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Local kids audition for the English Youth Ballet's first performances in Belfast.

Calla Nic-Aoidh (13), from Newry, said: "I'm looking forward to performing for everybody.

"It is quite tiring with long hours but it's fun as well. Tonight it will be a bit different – I'm nervous but it will be good fun."

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A lawsuit is filed over The Four Seasons' plans to remove Picasso's "Le Tricorne" from the restaurant.

But a nonprofit that owns the curtain, Landmarks Conservancy, has filed a lawsuit to halt the move.

The group argues the wall damage isn’t dire and that taking the curtain down could destroy it – and, with it, an integral aspect of the Four Seasons’ landmarked interior.

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A look at the work of Justin Peck by Joan Acocella in the May 5 issue of The New Yorker.

You can see why. N.Y.C.B. is known for its musical sensitivity, and Peck uses this. He likes to throw the dancers rhythmic curveballs—nines, fives—and they bat them back happily. His other forte is ensemble choreography. To move fifteen or twenty people around a stage in an interesting way, and not just as one subgroup relates to another but as such configurations relate to the music: this is a rare skill. Balanchine, N.Y.C.B.’s founding choreographer, was famous for it.

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A review of Washington Ballet by George Jackson for danceviewtimes.

Balanchine’s “Liberty Bell” pas de deux (from his Sousa ballet “Stars and Stripes”) suspiciously resembles a comment on the Vainonen duo. Both choreographers were similar in age, education and initial employment. Both became interested in varying and developing further the technical and stylistic classicism they had been taught as students of Russia’s Maryinsky ballet. Vainone’s duo (accompanied by Asafyev music) uses academic ballet technique at bravura increments to express revolutionary fervor. Washington Ballet’s cast danced it strongly. The man, Chong Sun, also conveyed heroism. The woman, Tamako Miyazaki, was technically tidy and remarkably fleet but decorative. She styled her role as if she were an ornamental ballerina of the 19th Century. Shouldn’t her coach have shown her the 1953 film with the rousing Musa Gottlieb?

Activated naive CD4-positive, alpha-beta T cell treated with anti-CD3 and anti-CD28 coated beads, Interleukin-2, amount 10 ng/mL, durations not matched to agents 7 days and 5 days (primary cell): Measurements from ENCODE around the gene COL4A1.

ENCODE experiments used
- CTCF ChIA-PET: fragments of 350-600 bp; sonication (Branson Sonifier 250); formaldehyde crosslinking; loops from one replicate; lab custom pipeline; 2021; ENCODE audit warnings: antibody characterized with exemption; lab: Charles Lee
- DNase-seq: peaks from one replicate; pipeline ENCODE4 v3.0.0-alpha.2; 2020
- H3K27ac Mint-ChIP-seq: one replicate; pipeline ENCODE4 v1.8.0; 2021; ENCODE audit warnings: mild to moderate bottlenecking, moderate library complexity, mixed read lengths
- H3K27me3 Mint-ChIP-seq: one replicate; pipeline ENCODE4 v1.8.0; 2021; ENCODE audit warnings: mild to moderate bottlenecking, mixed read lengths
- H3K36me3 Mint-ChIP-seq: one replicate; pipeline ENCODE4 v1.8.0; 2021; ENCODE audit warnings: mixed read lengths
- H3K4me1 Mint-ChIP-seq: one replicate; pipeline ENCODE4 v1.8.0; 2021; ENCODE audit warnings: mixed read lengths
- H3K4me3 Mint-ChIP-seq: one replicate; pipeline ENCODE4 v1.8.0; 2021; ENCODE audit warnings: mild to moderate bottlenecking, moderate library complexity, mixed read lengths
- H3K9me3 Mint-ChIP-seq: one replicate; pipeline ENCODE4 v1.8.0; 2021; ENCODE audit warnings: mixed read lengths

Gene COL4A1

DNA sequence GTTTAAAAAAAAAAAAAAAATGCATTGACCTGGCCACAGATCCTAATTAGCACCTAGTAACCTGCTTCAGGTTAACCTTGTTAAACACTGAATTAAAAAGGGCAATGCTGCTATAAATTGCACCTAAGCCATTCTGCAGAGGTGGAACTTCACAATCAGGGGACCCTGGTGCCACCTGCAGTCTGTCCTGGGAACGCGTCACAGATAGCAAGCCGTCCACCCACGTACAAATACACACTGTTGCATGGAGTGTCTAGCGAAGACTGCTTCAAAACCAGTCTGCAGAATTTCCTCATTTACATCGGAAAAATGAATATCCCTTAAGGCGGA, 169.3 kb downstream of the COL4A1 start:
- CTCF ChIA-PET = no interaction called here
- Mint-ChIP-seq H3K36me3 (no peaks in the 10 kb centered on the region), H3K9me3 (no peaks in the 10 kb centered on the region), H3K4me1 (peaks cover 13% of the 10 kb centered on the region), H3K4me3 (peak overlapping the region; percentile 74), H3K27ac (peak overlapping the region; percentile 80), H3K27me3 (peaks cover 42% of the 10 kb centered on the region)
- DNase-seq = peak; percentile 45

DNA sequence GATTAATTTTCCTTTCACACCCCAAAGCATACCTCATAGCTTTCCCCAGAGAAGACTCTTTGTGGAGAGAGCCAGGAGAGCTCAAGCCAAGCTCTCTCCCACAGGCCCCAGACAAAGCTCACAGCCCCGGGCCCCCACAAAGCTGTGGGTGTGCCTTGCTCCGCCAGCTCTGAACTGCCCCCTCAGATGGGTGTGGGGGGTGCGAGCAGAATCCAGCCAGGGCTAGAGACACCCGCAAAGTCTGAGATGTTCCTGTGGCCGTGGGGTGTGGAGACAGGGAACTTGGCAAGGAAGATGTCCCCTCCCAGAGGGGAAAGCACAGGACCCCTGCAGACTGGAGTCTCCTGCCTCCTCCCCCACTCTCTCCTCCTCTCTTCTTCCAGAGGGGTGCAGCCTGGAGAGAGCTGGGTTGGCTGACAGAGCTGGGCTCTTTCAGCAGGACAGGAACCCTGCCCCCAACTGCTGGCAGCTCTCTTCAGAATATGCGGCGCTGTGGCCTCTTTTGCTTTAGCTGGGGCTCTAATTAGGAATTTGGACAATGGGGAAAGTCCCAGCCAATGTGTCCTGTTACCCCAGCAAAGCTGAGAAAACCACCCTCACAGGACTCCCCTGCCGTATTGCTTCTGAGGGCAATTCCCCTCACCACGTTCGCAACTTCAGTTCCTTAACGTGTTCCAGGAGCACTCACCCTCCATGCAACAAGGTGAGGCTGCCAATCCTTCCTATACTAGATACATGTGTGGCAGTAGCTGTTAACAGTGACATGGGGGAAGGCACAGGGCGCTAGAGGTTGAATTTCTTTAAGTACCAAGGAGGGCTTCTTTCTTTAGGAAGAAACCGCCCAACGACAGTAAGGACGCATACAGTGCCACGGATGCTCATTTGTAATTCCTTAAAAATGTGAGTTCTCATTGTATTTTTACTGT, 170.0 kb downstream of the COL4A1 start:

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The Pittsburgh Dance Council announces the lineup for its new season.

Dance Council's 2014-15 season is designed to give the audience what it wants — lots of adventurous and innovative contemporary dance.

The programming includes groups making their local debuts, such England's Michael Clark Group and Sweden's Pontus Lidberg, as well as returning favorites, including Aspen/Sante Fe Ballet and Ron K. Brown's company Evidence.

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A review of Ballet Preljocaj's "Snow White" by Deborah Jowitt in her blog, "DanceBeat."

Preljocaj’s Snow White ends, as required, with a wedding party, to which many guests wear odd hats, the betrothed waltz together in new clothes, and everyone moves in slow motion through celebratory dancing. I know that in some performances of this work, Snow White’s mother descended on ropes from heaven at the point when her child appeared to have died, and the two, embraced, were momentarily lifted slightly above the stage. At the end, I’ve learned, Preljocaj’s Queen, as per Grimm, is forced to dance in red-hot shoes. If that happened on opening night, I missed it, but there was no missing the superbly svelte Tatarova being stripped of her cloak, and watching her kick and fling her legs around and wave her arms and toss her hair furiously as the curtain slowly descended. I put it down to insane rage as a result of excessive vanity. She brought it on herself.